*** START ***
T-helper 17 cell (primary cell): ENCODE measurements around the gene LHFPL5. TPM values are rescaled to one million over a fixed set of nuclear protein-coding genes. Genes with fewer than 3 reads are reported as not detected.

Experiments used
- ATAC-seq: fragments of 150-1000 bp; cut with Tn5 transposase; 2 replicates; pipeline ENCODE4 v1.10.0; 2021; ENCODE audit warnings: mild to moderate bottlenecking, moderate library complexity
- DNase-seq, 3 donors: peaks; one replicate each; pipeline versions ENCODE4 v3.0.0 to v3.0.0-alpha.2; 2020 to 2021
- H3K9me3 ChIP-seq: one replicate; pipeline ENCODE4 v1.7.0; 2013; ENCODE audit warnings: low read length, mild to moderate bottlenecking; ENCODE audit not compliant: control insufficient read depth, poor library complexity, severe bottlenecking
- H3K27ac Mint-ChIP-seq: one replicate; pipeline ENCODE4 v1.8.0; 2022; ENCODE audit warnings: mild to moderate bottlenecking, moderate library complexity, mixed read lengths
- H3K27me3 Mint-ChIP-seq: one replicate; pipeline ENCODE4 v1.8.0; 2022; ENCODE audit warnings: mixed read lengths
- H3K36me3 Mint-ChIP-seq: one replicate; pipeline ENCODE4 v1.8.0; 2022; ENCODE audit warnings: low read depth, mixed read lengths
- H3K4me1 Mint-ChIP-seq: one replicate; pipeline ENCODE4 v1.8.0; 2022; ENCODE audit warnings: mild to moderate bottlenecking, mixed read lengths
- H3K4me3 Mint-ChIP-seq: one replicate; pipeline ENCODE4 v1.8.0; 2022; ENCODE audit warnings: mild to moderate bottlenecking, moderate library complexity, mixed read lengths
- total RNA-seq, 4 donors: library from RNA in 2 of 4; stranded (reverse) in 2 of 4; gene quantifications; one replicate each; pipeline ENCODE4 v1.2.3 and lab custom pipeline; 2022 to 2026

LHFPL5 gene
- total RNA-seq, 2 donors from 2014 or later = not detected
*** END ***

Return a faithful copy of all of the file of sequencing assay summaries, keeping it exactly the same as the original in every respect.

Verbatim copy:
T-helper 17 cell (primary cell): ENCODE measurements around the gene LHFPL5. TPM values are rescaled to one million over a fixed set of nuclear protein-coding genes. Genes with fewer than 3 reads are reported as not detected.

Experiments used
- ATAC-seq: fragments of 150-1000 bp; cut with Tn5 transposase; 2 replicates; pipeline ENCODE4 v1.10.0; 2021; ENCODE audit warnings: mild to moderate bottlenecking, moderate library complexity
- DNase-seq, 3 donors: peaks; one replicate each; pipeline versions ENCODE4 v3.0.0 to v3.0.0-alpha.2; 2020 to 2021
- H3K9me3 ChIP-seq: one replicate; pipeline ENCODE4 v1.7.0; 2013; ENCODE audit warnings: low read length, mild to moderate bottlenecking; ENCODE audit not compliant: control insufficient read depth, poor library complexity, severe bottlenecking
- H3K27ac Mint-ChIP-seq: one replicate; pipeline ENCODE4 v1.8.0; 2022; ENCODE audit warnings: mild to moderate bottlenecking, moderate library complexity, mixed read lengths
- H3K27me3 Mint-ChIP-seq: one replicate; pipeline ENCODE4 v1.8.0; 2022; ENCODE audit warnings: mixed read lengths
- H3K36me3 Mint-ChIP-seq: one replicate; pipeline ENCODE4 v1.8.0; 2022; ENCODE audit warnings: low read depth, mixed read lengths
- H3K4me1 Mint-ChIP-seq: one replicate; pipeline ENCODE4 v1.8.0; 2022; ENCODE audit warnings: mild to moderate bottlenecking, mixed read lengths
- H3K4me3 Mint-ChIP-seq: one replicate; pipeline ENCODE4 v1.8.0; 2022; ENCODE audit warnings: mild to moderate bottlenecking, moderate library complexity, mixed read lengths
- total RNA-seq, 4 donors: library from RNA in 2 of 4; stranded (reverse) in 2 of 4; gene quantifications; one replicate each; pipeline ENCODE4 v1.2.3 and lab custom pipeline; 2022 to 2026

LHFPL5 gene
- total RNA-seq, 2 donors from 2014 or later = not detected